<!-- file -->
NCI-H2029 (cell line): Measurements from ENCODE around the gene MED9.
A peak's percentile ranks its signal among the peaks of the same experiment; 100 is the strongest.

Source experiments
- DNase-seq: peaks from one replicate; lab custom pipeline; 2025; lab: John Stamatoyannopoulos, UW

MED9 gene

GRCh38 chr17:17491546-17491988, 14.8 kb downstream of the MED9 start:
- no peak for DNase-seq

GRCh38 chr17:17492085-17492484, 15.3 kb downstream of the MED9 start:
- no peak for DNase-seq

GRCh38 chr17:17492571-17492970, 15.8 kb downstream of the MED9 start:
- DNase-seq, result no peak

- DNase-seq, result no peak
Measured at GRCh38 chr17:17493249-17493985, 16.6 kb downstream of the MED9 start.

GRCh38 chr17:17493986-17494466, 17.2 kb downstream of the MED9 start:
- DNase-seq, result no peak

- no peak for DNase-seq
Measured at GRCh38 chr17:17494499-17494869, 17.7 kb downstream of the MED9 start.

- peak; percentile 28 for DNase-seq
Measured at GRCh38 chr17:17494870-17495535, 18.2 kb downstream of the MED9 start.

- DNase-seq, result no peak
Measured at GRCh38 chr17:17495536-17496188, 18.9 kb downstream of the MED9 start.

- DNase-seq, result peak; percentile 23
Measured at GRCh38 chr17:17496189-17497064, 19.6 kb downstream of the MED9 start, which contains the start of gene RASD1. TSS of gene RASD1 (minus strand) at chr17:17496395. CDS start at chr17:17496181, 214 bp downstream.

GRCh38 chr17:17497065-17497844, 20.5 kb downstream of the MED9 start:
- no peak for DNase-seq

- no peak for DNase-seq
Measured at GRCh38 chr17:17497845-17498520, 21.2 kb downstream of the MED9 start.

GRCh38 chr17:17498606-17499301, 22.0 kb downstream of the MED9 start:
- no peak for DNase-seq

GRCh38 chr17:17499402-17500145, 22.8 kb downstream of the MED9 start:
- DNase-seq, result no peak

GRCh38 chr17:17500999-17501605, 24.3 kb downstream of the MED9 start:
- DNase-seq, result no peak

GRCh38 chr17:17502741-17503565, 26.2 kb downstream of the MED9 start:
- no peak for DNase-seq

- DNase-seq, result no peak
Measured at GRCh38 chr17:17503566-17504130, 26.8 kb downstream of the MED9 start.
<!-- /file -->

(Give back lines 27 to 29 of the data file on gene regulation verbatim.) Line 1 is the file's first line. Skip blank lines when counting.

Measured at GRCh38 chr17:17497845-17498520, 21.2 kb downstream of the MED9 start.

GRCh38 chr17:17498606-17499301, 22.0 kb downstream of the MED9 start:
- no peak for DNase-seq